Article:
The connection between white male privilege run amok and violence here is crystal clear. This retelling of the Pan story becomes a response to books like The Little Prince, Winnie the Pooh and Where the Wild Things Are, in which young white boys’ imaginations create utopic worlds built for and by them. When boys and men create worlds that cater exclusively to their own needs and desires, it may be a utopia for them–but it’s a dystopia for everyone else.
Once continually slams disparate Disney narratives together, placing familiar characters in unfamiliar worlds. Each instance forces old characters to confront new people, places, and histories that lie well beyond their own immediate experiences. As a result, unlikely alliances are formed and both heroes and villains become multi-dimensional characters who disrupt each others’ perspectives.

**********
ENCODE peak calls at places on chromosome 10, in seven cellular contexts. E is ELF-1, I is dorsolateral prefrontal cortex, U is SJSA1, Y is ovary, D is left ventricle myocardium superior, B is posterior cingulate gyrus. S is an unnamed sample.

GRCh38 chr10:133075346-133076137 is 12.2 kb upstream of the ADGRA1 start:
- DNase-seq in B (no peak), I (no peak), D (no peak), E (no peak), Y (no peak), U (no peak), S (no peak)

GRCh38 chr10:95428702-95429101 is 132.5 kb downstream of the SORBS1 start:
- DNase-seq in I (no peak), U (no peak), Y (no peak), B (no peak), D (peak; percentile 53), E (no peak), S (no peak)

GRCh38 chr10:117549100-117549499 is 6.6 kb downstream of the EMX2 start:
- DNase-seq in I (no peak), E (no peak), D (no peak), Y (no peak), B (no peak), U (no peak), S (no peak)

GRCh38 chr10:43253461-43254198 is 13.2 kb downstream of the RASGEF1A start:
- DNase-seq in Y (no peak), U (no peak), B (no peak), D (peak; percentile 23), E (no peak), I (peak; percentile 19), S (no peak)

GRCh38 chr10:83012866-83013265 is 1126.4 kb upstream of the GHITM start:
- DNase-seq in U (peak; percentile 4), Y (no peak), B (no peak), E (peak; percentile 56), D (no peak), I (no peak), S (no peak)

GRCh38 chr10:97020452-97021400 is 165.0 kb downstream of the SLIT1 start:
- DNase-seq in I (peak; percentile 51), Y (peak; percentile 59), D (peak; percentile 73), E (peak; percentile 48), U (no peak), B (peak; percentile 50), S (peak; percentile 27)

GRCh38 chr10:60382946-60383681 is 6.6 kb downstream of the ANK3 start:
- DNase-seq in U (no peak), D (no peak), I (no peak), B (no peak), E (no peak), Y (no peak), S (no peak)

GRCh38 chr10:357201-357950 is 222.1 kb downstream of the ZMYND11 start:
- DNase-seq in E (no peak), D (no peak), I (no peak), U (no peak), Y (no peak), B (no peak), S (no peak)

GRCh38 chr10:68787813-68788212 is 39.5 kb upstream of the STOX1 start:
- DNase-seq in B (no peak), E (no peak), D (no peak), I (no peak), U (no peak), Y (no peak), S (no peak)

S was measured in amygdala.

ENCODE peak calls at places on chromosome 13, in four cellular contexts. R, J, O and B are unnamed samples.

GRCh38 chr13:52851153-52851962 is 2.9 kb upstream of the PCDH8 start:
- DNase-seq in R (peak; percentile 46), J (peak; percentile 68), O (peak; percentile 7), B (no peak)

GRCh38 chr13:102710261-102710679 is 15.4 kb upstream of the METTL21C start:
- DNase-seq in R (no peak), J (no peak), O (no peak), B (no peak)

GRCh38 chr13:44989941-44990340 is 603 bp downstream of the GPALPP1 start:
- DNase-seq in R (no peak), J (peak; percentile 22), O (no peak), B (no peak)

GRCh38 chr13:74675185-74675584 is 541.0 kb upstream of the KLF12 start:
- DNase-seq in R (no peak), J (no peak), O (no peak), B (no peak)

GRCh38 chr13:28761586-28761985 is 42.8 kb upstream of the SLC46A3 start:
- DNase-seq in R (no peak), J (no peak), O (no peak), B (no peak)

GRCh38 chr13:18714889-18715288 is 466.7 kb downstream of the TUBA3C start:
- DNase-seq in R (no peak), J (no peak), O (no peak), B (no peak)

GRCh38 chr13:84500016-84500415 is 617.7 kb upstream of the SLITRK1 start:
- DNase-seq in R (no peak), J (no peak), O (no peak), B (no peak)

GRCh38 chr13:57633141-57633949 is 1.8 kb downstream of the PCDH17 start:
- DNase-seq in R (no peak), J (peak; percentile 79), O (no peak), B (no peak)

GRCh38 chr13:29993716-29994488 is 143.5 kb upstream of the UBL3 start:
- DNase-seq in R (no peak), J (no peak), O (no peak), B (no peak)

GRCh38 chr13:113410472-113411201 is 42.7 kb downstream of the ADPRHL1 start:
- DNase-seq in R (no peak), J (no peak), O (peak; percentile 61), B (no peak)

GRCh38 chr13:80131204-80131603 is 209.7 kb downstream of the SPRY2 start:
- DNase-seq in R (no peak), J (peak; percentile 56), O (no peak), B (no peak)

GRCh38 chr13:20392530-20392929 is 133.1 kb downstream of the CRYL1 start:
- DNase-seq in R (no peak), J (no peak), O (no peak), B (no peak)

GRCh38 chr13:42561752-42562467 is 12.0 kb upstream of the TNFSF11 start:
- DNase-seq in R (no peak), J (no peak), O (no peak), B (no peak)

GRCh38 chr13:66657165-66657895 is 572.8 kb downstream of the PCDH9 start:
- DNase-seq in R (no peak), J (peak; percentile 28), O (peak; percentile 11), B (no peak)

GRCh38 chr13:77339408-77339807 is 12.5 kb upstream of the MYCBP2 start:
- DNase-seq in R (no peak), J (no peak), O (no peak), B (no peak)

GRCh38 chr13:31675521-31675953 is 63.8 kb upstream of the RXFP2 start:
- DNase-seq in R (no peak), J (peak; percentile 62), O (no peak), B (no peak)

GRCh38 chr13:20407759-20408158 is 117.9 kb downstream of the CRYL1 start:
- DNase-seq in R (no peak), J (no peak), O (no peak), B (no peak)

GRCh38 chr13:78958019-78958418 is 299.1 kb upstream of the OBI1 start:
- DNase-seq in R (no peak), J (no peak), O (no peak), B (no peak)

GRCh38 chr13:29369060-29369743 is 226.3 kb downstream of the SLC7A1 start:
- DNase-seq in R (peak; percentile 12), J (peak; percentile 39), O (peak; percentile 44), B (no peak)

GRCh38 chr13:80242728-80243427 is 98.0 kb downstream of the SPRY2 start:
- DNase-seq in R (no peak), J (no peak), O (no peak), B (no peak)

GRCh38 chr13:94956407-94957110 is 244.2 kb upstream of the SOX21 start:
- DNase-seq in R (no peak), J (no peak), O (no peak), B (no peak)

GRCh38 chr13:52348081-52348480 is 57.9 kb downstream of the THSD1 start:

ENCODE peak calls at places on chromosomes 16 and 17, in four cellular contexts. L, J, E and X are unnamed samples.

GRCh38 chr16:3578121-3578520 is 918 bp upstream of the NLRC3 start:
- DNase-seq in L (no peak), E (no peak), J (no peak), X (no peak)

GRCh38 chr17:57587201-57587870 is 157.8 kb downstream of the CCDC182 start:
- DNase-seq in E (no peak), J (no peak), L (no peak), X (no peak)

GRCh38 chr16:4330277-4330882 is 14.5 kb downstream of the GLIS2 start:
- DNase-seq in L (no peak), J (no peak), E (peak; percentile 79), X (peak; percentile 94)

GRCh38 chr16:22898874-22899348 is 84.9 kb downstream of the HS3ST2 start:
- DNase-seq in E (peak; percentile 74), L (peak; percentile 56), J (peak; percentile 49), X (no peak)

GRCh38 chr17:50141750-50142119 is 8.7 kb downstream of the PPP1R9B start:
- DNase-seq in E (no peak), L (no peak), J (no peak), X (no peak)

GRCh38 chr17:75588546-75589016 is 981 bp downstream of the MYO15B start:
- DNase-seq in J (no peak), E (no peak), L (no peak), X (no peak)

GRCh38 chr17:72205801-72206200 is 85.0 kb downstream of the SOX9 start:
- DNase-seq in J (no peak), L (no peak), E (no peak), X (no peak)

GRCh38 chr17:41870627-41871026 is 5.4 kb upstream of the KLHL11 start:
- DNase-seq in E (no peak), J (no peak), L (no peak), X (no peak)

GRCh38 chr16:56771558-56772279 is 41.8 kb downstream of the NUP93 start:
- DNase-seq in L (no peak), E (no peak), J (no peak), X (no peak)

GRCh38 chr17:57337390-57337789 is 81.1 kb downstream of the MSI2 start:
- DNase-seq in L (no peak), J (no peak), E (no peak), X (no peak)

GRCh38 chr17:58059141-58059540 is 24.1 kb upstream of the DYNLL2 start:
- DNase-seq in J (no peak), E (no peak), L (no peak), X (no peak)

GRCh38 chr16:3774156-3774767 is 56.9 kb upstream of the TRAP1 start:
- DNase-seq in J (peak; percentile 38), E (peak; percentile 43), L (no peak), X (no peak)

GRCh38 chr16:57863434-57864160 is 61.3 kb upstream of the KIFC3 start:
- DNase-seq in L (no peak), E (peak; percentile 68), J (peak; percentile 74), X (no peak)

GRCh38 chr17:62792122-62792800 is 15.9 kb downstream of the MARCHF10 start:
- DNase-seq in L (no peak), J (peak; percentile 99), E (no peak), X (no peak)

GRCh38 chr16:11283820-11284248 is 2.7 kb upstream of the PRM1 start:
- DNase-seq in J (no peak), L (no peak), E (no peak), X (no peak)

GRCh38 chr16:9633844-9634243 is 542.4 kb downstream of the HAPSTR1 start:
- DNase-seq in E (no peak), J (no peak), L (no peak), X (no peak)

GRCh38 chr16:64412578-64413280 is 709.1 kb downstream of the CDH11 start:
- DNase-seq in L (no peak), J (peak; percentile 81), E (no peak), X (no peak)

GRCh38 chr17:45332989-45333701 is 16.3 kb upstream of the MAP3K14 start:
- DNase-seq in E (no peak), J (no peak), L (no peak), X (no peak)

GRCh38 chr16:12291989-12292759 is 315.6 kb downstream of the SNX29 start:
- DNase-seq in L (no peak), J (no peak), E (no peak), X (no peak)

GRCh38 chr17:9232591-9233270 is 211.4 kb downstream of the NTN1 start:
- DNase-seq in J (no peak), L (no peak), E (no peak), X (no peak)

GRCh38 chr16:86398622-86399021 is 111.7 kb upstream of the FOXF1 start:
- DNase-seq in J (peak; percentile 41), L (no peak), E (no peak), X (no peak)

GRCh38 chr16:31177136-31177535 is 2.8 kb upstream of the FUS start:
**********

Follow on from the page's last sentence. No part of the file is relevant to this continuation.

For a character like Pan the latter is a death sentence; he can only survive if his world remains impenetrable to outside forces, allowing him to believe he is the unequivocal hero of Neverland. In a TV landscape populated by celebratory and cerebral depictions of white male violence, last season’s Pan was an odd, yet welcome corrective that re-envisioned the dystopian potential of white male privilege run wild.
- Two All-too-Similar Tales of White Womanhood in Once Upon a Time & Grimm
- Violently Inclined: On TV’s Obsession with White Male Violence
- The Lizzie Bennet Diaries and the Reclamation of Lydia Bennet